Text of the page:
Furniture makers design and craft individual pieces of furniture and storage cabinets such as chairs, tables, dressers and wardrobes. They may also restore antique items of furniture.
Furniture is an essential part of our daily lives. It is what we sit on, eat and work from, where we store our clothes and possessions and where we sleep. Aesthetics has always demanded that furniture must not only be functional but also beautiful.
Each decade that passes is marked by a unique style or set of styles in furniture design, and when enough time has passed that ‘look’ nostalgically comes back into fashion, this time as ‘retro’.
Further back, antique pieces of furniture can be valued at tens of thousands of pounds with painstaking restoration work preserving them for years to come. Different countries espouse contrasting approaches to the solutions of design, comfort and functionality, and thus furniture becomes something more than just a means to an end. For some it becomes a statement of their approach to life, their morals and beliefs; for others, furniture is a simple affair of comfort and choosing the right colour scheme to go with the rest of their house.
On its inception, furniture making was a hands-on trade involving long hours creating individual pieces to demand. These days, however, the vast majority of furniture making is done in large factories with the use of industrial machines operated by far less skilled technicians. Here the role of the furniture designer is much more important than the furniture makers.
The invention of flatpack furniture means that lower storage costs can be passed on to the customer along with some of the construction work involved. Nevertheless, there will always be demand for beautiful and unique pieces of furniture, and thus the most skilled aspects of furniture making, although in decline since the industrial revolution, will never become extinct.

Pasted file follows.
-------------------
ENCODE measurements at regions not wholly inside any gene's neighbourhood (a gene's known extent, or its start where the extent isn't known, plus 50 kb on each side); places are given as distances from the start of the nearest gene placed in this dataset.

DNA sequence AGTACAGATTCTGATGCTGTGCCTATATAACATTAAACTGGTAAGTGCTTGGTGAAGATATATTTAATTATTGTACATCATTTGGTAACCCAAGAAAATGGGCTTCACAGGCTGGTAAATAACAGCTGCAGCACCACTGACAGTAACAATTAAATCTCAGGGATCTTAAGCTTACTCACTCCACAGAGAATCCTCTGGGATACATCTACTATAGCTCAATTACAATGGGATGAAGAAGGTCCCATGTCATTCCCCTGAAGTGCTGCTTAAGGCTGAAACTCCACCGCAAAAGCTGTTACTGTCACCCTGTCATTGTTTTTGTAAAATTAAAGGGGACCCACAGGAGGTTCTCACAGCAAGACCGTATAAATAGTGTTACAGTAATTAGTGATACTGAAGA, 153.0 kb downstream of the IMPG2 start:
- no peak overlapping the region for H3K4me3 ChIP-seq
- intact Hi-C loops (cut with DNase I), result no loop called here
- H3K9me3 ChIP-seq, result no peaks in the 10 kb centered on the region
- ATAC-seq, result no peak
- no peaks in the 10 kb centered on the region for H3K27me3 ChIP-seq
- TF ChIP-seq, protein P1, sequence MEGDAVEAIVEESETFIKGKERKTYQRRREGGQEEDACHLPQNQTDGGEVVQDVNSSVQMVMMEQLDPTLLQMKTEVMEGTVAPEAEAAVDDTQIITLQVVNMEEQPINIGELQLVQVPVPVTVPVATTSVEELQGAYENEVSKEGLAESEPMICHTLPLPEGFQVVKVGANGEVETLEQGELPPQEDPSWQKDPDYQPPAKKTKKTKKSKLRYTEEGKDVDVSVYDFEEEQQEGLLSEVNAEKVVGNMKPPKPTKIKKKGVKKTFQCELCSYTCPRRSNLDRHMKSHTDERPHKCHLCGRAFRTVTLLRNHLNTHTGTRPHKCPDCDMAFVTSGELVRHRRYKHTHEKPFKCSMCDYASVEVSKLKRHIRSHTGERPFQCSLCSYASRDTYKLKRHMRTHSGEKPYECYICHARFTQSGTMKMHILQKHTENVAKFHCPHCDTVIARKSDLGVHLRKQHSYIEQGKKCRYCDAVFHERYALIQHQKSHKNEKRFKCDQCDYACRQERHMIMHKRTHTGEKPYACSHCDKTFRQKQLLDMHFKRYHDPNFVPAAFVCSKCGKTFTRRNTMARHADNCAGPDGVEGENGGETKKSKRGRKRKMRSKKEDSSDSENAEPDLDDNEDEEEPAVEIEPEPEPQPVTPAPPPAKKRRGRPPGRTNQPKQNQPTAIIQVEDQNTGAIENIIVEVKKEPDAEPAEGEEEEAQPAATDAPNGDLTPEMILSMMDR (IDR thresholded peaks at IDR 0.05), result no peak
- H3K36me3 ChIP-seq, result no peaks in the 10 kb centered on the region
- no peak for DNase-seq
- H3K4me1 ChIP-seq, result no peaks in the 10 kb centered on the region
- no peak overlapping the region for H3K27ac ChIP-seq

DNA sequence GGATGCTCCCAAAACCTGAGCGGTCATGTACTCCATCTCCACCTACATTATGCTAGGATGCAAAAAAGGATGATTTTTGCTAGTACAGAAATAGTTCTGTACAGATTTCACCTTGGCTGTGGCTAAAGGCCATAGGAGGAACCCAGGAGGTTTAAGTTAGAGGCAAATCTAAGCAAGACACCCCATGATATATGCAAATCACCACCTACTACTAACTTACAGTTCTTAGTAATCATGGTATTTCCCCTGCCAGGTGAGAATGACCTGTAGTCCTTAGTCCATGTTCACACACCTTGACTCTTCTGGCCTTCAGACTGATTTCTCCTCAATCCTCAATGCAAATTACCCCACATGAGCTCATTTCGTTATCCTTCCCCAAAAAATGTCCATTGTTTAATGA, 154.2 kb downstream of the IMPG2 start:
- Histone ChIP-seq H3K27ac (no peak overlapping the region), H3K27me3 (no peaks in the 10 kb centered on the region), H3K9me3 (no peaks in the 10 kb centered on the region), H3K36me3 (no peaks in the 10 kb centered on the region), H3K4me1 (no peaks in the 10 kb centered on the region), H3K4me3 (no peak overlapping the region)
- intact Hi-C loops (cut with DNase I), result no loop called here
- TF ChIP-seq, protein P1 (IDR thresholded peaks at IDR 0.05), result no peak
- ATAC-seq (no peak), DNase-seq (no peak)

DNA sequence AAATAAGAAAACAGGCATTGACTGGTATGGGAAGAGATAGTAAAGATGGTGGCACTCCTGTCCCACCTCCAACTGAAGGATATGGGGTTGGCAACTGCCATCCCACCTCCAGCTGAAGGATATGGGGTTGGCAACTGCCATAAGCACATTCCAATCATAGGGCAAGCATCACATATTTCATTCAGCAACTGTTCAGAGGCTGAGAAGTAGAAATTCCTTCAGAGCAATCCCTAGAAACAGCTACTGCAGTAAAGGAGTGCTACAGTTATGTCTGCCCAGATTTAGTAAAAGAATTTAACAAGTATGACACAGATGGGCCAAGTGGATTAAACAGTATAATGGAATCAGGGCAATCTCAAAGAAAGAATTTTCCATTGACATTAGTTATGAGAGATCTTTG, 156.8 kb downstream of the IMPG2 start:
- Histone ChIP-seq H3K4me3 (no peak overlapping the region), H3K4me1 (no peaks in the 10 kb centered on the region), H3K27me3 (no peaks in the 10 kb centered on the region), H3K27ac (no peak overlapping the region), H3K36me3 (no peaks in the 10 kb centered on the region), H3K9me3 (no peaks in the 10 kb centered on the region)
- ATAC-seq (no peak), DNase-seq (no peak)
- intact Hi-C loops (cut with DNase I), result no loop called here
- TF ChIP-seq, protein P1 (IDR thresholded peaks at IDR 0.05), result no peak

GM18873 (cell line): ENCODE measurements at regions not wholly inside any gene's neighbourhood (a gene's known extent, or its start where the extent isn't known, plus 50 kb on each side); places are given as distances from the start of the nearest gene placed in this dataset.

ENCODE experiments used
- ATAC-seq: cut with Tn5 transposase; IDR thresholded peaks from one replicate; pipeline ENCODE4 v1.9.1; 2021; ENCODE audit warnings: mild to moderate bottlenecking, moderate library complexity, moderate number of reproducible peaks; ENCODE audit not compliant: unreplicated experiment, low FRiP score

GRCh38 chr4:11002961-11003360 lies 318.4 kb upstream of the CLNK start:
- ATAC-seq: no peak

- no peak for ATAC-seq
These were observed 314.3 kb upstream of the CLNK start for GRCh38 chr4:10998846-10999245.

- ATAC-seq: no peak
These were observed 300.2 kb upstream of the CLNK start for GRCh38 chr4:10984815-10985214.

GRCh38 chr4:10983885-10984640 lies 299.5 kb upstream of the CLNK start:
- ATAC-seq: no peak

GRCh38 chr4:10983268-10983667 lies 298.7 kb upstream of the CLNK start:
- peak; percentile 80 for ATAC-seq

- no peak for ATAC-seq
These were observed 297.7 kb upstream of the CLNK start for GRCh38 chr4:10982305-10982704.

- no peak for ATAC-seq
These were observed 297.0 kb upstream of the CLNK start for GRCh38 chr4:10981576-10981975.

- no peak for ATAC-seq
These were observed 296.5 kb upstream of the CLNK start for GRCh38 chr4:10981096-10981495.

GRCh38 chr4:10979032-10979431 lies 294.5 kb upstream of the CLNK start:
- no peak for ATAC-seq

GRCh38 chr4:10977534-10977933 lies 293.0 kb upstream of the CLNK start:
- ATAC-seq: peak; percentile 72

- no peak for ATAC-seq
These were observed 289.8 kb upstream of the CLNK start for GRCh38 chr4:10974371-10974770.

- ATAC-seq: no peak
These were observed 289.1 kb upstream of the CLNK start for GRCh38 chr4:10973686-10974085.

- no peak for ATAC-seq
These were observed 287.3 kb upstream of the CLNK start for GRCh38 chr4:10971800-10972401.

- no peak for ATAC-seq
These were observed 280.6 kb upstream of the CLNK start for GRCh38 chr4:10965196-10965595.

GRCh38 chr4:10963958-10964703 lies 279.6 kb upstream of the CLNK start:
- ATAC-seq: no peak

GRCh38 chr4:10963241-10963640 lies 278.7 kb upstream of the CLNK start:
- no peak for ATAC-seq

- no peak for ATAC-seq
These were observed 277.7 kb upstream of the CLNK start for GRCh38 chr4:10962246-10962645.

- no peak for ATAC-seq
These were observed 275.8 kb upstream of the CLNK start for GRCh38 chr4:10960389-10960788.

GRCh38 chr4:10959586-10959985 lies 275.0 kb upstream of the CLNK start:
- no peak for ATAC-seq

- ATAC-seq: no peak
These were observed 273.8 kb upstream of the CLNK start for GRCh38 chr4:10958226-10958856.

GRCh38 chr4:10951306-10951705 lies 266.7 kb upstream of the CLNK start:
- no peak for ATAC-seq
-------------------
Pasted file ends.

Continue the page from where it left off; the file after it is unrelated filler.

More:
The salary for a furniture maker depends vastly on the amount of work he is able to produce, his level of skill and his reputation.
- Novice furniture makers start on around £12,000 per annum
- Experienced furniture makers earn between £15,000 and £32,000 per annum
- Furniture designers running their own company can earn in excess of £40,000 per annum
In his day-to-day operations, a furniture maker could do any of the following:
- Consulting with clients to find out their needs and begin working towards a concept
- Drafting a design on paper
- Sourcing wood from specialist suppliers and timber merchants
- Working with the wood, cutting, edging and shaping according to design plans
- Assembling the piece and affixing parts together
- Treating the wood with polish to protect it and finalise aesthetics
Many furniture makers work on an apprenticeship basis and learn their skills on the job. There are a number of qualifications available at college relating to furniture making, design and restoration:
- NCFE Level 1 Award in Creative Craft using Furniture Crafts
- City & Guilds Level 3 Certificate in Furniture Production
- City & Guilds Level 2 Certificate in Furniture Production
- City & Guilds Level 2 NVQ in Making and Installing Furniture
- City & Guilds Level 3 NVQ in Making and Repairing Hand-Crafted Furniture and Furnishings
You may be able to work in a job at the same time as studying for one of the above qualifications.
As a furniture designer, the following personal attributes would come in handy:
- Attention to detail
- Creative flair
- Patience to work with great care
- Naturally good with your hands
- An analytical mind for problem solving
- The ability to work alone or as part of a small team
- Ability to follow instructions closely
- Mathematical ability to work out quantities from a design draft
Furniture designers work from a workshop or studio which houses the tools and workspaces necessary for the job. It could be a large workshop or factory set up to produce hundreds or thousands of identical pieces a day with many people operating several pieces of industrial machinery.
Restoration work and high-end, one-off bespoke pieces are likely to be hand crafted in small workshops using rudimentary tools to achieve an authentic look.